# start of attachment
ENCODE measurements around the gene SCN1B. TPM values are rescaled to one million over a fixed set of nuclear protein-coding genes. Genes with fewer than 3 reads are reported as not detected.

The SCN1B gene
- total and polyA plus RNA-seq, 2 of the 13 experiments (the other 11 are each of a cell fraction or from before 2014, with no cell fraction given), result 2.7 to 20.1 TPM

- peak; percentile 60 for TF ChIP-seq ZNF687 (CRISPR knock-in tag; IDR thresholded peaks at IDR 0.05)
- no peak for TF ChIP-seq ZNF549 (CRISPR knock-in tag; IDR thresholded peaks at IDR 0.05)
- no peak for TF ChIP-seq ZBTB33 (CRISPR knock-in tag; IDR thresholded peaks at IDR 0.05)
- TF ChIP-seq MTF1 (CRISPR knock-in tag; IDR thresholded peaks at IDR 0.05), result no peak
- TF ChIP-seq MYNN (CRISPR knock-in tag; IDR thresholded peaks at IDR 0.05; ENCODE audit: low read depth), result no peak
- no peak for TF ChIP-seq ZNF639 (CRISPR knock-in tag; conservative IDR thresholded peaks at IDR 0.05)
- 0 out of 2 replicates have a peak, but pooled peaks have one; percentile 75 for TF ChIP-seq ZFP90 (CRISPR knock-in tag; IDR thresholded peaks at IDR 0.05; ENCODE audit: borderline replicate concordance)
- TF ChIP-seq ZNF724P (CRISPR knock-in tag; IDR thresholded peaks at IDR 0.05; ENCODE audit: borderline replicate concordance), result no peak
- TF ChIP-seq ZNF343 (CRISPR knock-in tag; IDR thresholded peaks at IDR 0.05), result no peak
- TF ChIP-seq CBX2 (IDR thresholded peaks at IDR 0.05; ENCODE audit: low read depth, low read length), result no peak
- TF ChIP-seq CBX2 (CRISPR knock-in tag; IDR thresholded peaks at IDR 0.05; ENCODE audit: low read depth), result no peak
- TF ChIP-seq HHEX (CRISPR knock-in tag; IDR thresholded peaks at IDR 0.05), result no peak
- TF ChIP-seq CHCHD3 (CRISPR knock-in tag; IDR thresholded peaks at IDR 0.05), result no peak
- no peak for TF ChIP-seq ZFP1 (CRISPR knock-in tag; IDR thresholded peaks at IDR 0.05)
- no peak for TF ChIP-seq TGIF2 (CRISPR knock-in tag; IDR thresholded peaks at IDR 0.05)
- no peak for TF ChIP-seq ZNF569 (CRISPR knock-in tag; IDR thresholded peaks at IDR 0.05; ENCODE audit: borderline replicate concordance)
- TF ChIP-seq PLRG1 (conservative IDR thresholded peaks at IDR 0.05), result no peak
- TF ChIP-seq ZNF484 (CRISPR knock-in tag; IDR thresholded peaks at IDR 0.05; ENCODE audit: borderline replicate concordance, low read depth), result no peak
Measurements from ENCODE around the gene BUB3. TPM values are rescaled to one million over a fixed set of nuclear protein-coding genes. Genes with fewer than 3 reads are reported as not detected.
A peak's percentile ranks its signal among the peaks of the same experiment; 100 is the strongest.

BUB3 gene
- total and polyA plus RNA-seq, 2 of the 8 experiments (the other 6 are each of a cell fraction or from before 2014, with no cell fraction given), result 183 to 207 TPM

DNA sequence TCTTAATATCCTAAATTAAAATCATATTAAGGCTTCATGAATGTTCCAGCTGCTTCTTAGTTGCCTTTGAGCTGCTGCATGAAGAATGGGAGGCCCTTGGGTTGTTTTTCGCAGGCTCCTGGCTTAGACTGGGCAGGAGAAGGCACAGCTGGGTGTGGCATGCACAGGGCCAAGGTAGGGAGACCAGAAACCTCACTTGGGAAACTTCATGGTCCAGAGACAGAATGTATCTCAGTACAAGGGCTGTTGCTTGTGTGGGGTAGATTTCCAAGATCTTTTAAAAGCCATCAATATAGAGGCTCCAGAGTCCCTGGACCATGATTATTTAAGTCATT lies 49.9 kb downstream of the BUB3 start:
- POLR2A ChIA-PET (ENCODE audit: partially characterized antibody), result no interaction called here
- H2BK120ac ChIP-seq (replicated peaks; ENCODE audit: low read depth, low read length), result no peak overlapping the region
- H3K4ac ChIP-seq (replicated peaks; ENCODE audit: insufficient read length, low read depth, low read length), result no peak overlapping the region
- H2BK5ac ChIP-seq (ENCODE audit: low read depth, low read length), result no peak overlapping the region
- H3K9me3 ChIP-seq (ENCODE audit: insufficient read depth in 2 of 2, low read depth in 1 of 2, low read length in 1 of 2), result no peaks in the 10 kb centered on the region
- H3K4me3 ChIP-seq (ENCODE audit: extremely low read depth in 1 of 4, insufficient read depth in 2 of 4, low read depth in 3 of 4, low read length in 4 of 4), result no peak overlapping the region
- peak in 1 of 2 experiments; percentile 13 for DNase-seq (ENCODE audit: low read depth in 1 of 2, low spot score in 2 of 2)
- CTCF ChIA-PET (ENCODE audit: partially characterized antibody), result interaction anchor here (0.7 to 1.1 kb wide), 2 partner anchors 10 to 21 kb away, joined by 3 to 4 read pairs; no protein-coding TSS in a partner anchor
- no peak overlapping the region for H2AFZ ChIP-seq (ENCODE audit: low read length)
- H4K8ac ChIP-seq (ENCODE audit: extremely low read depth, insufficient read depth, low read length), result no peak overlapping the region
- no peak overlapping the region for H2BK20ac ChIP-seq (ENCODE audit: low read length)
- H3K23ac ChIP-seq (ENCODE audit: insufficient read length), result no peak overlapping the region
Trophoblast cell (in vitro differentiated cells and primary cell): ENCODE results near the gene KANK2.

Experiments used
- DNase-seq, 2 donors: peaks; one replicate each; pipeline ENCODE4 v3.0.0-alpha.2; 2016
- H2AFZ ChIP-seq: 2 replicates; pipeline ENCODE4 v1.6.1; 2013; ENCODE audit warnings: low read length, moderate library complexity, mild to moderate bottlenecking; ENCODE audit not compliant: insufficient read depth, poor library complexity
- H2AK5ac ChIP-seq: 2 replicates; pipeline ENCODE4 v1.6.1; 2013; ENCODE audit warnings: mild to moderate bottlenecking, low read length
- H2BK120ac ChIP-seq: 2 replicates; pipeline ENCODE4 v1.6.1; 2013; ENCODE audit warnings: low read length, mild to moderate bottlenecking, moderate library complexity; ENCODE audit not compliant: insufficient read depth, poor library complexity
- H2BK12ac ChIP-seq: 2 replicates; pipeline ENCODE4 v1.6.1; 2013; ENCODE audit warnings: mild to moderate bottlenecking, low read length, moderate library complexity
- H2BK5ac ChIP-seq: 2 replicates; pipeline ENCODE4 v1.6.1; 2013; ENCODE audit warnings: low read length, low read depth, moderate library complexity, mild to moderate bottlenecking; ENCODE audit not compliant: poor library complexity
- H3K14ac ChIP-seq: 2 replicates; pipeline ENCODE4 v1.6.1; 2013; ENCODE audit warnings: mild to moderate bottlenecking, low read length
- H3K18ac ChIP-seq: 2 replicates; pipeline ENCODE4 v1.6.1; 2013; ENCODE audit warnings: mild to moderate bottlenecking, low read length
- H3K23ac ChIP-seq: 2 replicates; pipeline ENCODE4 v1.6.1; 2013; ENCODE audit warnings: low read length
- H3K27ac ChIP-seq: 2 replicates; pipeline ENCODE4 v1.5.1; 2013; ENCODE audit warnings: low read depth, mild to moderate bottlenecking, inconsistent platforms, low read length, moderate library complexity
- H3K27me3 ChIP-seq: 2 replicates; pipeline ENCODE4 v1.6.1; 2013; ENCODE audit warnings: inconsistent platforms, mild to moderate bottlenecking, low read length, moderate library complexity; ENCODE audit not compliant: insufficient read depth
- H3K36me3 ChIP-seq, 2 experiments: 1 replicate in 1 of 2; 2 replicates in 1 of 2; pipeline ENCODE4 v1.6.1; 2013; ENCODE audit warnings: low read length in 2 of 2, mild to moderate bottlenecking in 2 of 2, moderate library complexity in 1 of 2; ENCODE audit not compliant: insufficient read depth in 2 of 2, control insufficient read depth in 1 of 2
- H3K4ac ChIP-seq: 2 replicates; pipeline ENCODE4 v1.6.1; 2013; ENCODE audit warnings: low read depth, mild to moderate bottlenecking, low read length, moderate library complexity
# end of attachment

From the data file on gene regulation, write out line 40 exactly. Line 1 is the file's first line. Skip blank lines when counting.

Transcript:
Experiments used